“There is a saying about ‘give a man a fish, he will eat for a day; teach a man to fish and he will eat for a lifetime,’ and we want to take it one step further. Instead of just teaching him, we’d like to educate him on how to teach others so he can pass on the skill,” said Katie Lewis, executive director of the Tzedakah Project.
Read the full article at https://cutt.ly/ajcarticle2
Chef Deborah VanTrece and her team plan to hand out free meals to those in need from her Huff Road restaurant on Thursday, May 14. The event is part of the Elephant Initiative from The Tzedakah Project, founded by Babs Midtown owner Randy Adler in order to help communities in need during the pandemic. The Elephant Initiative provides meals to contractors, gig workers, sole proprietors, and others who now find themselves out of work due to COVID-19. Thursday’s event takes place at Twisted Soul Cookhouse & Pours from 3 p.m. to 6 p.m. People must register online to arrange for a meal and pick-up time. A sold out event takes place May 12 at Elmyriachi in Kirkwood. New free meal event dates should be posted online later this week.
The Tzedakah Project, a new non-profit from the folks behind Babs Midtown, has launched its latest fundraiser—The Elephant Initiative.
The Elephant Initiative is aimed at supporting independent contractors out of work during the coronavirus pandemic.
“Elephants are one of the most majestic and loyal creatures in the animal kingdom,” according to a landing page for the initiative.
“With this initiative, we want to support and honor our out-of-work independent contractors and sole proprietors that don’t qualify for state unemployment benefits as they may be struggling during this time. We constantly rely on them to make us “look good” in everyday life; from the hairdressers and nail technicians to event staff (including florists, caterers, wedding planners, and tent installers) and more. We want to provide assistance to the behind the scenes teams are often left behind yet are truly essential in our lives.”
Babs Restaurant Owner Randy D Adler has launched The Tzedakah Project, a non-profit providing “tools and support to the community, enriching the lives of the recipients and encouraging them to practice the tenets of giving.”
The Tzedakah Project’s first initiative is “Babs on Bikes” which is designed to “assist multiple needs including employing students/medical residents that had classes and rotations cut short as well as providing healthy, sustainable food to local neighbors who are unable to leave their residence.”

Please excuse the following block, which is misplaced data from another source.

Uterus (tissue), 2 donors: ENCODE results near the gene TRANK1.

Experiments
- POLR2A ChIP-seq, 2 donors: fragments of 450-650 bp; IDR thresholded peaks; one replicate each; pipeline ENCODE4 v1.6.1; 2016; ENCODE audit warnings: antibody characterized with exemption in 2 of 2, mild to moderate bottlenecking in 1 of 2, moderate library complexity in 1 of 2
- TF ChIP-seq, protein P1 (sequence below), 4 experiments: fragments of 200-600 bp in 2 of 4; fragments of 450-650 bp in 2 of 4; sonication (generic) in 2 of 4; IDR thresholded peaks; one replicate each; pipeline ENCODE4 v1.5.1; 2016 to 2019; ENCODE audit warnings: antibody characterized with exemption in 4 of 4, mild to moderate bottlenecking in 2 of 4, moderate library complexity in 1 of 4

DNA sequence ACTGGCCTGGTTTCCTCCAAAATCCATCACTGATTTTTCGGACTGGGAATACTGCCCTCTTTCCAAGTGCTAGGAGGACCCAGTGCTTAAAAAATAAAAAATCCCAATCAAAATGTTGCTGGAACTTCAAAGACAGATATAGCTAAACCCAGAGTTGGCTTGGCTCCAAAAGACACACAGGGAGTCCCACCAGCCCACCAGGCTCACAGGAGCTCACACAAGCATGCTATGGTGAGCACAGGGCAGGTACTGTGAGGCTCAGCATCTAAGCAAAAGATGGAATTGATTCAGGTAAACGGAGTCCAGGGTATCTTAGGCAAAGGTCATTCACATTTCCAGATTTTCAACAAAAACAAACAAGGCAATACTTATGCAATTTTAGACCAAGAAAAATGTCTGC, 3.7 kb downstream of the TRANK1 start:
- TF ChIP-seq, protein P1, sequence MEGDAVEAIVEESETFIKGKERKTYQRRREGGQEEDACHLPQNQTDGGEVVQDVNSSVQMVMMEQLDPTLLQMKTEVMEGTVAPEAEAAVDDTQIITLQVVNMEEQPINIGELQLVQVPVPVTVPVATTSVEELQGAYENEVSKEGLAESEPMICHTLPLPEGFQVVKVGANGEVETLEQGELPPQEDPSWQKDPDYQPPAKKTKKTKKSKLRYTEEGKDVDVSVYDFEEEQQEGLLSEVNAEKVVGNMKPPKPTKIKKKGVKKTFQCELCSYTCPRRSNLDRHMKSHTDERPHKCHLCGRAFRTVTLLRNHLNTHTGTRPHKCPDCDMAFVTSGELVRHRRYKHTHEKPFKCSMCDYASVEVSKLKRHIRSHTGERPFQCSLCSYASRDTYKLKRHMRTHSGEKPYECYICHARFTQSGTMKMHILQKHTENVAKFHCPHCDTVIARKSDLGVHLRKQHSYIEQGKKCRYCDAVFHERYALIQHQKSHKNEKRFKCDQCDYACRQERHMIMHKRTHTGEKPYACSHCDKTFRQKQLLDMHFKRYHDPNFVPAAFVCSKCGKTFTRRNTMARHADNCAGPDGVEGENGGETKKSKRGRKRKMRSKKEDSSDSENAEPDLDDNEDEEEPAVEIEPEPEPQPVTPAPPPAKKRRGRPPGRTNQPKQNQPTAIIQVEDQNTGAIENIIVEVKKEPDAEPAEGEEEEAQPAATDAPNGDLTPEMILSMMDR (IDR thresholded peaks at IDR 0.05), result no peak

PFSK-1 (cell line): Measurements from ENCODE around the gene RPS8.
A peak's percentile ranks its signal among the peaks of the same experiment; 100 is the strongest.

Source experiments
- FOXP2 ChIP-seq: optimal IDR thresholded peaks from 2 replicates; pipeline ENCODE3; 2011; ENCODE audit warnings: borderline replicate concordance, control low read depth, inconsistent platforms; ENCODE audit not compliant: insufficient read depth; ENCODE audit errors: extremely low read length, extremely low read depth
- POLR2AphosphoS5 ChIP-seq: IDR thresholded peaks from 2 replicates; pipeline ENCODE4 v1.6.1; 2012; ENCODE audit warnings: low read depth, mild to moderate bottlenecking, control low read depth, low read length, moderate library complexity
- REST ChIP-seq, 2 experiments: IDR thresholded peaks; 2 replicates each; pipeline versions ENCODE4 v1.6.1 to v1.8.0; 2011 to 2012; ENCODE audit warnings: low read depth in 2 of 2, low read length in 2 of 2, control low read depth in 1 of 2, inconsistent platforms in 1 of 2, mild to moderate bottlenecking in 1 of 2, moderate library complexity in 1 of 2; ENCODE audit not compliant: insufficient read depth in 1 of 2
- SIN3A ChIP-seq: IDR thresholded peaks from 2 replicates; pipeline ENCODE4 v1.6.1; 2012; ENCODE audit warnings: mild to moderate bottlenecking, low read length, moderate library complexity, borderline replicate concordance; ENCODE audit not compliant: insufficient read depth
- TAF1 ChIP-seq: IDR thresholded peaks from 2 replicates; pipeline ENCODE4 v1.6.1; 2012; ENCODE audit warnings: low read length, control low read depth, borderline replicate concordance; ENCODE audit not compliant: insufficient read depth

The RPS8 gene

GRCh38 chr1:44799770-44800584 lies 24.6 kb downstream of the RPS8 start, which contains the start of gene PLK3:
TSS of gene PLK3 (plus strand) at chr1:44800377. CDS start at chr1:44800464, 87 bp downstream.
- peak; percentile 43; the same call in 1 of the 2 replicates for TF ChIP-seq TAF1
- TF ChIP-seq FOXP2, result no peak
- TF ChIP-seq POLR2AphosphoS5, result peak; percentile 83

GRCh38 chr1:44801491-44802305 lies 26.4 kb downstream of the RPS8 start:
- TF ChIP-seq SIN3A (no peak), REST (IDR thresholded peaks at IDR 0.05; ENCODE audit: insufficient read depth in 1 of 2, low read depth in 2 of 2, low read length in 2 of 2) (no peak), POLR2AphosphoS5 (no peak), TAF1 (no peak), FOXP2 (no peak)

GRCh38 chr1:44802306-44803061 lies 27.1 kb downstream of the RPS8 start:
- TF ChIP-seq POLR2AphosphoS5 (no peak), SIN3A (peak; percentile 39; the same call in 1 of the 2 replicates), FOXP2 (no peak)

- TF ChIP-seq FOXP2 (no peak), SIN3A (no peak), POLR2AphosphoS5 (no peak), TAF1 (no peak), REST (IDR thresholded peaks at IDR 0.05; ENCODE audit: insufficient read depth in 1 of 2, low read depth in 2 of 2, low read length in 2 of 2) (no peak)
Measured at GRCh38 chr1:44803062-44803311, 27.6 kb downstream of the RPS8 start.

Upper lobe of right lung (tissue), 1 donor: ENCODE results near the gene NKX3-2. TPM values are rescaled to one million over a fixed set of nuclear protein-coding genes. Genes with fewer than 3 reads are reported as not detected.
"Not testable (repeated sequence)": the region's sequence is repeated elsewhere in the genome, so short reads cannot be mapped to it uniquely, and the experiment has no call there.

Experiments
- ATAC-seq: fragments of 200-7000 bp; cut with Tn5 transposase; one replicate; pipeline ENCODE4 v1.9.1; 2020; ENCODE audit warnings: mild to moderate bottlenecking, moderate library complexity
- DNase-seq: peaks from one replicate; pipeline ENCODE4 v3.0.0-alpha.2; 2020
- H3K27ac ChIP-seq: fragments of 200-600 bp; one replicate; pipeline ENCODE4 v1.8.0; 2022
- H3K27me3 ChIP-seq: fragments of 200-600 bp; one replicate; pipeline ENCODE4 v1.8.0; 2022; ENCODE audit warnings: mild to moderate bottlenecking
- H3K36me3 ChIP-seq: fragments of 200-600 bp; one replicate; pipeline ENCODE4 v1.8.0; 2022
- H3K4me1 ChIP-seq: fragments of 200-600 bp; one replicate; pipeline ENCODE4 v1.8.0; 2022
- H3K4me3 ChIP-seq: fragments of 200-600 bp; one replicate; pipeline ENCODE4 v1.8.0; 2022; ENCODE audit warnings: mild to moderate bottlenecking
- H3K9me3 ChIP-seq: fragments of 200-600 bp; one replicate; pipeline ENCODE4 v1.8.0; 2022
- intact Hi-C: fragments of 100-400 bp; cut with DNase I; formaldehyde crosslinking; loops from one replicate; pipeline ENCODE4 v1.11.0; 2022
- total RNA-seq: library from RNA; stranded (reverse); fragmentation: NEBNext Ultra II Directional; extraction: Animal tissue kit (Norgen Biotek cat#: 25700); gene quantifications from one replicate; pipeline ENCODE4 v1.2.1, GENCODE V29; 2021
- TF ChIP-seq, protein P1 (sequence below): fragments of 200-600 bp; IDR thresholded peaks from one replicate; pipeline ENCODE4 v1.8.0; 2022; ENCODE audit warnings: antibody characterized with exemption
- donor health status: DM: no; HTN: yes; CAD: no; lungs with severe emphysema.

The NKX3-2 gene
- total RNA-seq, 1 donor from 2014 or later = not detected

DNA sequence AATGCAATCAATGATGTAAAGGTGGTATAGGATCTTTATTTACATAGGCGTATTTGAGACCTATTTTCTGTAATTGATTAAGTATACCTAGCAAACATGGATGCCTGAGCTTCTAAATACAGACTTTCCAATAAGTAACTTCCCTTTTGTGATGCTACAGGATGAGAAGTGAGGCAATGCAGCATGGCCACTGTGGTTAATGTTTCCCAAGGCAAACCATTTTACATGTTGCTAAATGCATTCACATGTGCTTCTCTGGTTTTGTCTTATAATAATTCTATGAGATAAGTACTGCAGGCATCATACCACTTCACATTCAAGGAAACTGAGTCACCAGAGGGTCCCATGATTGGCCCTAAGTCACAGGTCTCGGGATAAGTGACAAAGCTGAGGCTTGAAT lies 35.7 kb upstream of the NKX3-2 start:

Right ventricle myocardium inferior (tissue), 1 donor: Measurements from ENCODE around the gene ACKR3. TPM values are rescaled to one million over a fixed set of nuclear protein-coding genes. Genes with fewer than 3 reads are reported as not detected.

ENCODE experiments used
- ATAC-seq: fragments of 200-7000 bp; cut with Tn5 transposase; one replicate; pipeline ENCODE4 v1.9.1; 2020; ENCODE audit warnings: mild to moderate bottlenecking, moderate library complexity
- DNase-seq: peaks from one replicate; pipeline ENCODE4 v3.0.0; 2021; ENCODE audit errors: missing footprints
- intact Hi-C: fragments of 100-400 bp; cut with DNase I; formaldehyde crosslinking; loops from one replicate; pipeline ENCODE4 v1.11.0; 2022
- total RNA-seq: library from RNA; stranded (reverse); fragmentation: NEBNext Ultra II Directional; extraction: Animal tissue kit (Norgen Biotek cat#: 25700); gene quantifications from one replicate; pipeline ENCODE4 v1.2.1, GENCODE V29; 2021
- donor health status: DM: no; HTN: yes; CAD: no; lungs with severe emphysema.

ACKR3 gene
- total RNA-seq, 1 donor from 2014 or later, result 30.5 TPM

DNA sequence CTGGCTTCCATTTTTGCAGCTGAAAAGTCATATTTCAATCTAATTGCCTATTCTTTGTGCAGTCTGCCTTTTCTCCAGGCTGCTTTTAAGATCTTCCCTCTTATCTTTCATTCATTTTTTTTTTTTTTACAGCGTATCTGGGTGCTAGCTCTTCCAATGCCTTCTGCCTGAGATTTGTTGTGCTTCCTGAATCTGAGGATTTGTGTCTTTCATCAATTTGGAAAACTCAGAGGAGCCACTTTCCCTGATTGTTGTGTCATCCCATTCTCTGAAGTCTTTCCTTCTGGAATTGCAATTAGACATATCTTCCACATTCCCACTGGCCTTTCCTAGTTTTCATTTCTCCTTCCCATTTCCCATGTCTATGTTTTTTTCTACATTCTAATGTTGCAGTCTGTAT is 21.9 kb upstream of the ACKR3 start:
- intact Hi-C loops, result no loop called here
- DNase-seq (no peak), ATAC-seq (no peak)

The program also provides in-kind meals for healthcare workers, the elderly and those at risk for or suffering from COVID-19. As “payment,” the students receive complimentary meals for themselves as well as any tips earned from deliveries.
The Atlanta Journal-Constitution
April 3, 2020 | Ligaya Figueras | https://cutt.ly/ajcarticle
On April 1, his Midtown restaurant celebrated its 16th anniversary, but there were no customers present for a party. Still, the career chef was upbeat, clear in his vision for weathering the chaos caused by COVID-19.
Since the pandemic disrupted the restaurant’s operation, Adler’s customers and friends have reached out, asking how they can help. Using their financial donations, Adler launched the Tzedakah Project, finding ways to put people to work while simultaneously feeding folks in need and instilling a sense of community. He is in the midst of setting it up as a 501 (c) (3) nonprofit.
Tzedakah, he explained, is a Hebrew word meaning “justice” or “righteousness.” It often is translated as “charity,” but carries the sense of an ethical obligation. I believe that there needs to be a response of how you get people on their feet. Not just feed them,” Adler said. “Tzedakah is ‘giving quietly.’ This is not a GoFundMe. This is Go Fund Us.”
One of the first Tzedakah Project initiatives was to create Babs on Bikes. Babs always offered takeout, but never its own delivery. Now, three college students pedal Babs food to Midtown customers, as well as in-kind meals for the neighborhood elderly and medically at-risk, and health care workers. The students walk away with two Babs meals of their own, as well as any gratuities they collect.
“We’re thrilled to be supporting students with work and food and a sense of community,” Adler said.
Adler began adjusting his operation weeks ago. “I felt at the end of February that there was going to be this massive lurch. The signs were there,” he said. Adler began watching his cash flow closely, and started shifting his product inventory to include more items that would freeze well.
Much of Babs’ daily specialty menu, posted the night before on the restaurant’s Facebook page, falls into what Adler calls “freezer to fridge.” Soups like vegan vegetable and barley are portioned into quart containers and frozen. Matzo balls are packaged separately from the chicken soup, so that patrons either can reheat them together in a pot, or freeze them separately and use when needed. Chicken salad (delicious!) is packaged separately from the bun. Both can go in the freezer. Customers even can purchase eggs from Babs. What they’ll get are eggs that have been cracked, whipped, portioned into containers and frozen.
Plenty of items on the specials menu are in keeping with the restaurant’s focus as a breakfast-lunch-brunch spot. A recent menu included blueberry French toast with eggs, potato and bacon; quiche with shrimp and vegetables; and the Egg Slut — a brioche bun slathered with Sriracha mayonnaise, scrambled eggs and cheese, plus bacon or a sausage patty, for an upcharge. And, there are brunchy, bubbly cocktails to-go, like blood orange mimosas and bellinis.
The dessert lineup is not only filled with sweet treats, but also speaks to resourcefulness, such as a tiramisu made with pancake batter.
“When life gives you pancakes, make tiramisu,” Adler joked.
In all seriousness, Adler spoke of his gratitude for the generosity of the client base he has amassed at Babs, and in his 40-year culinary career, including time in the catering business. He’s proud that he was able to pay his 10-person staff their full wages through March 15. And, he’ll keep plugging ahead with his current three-person team.
“Every day is a new day, and uncharted water,” he said. “How are things? They’re great. They have to be.”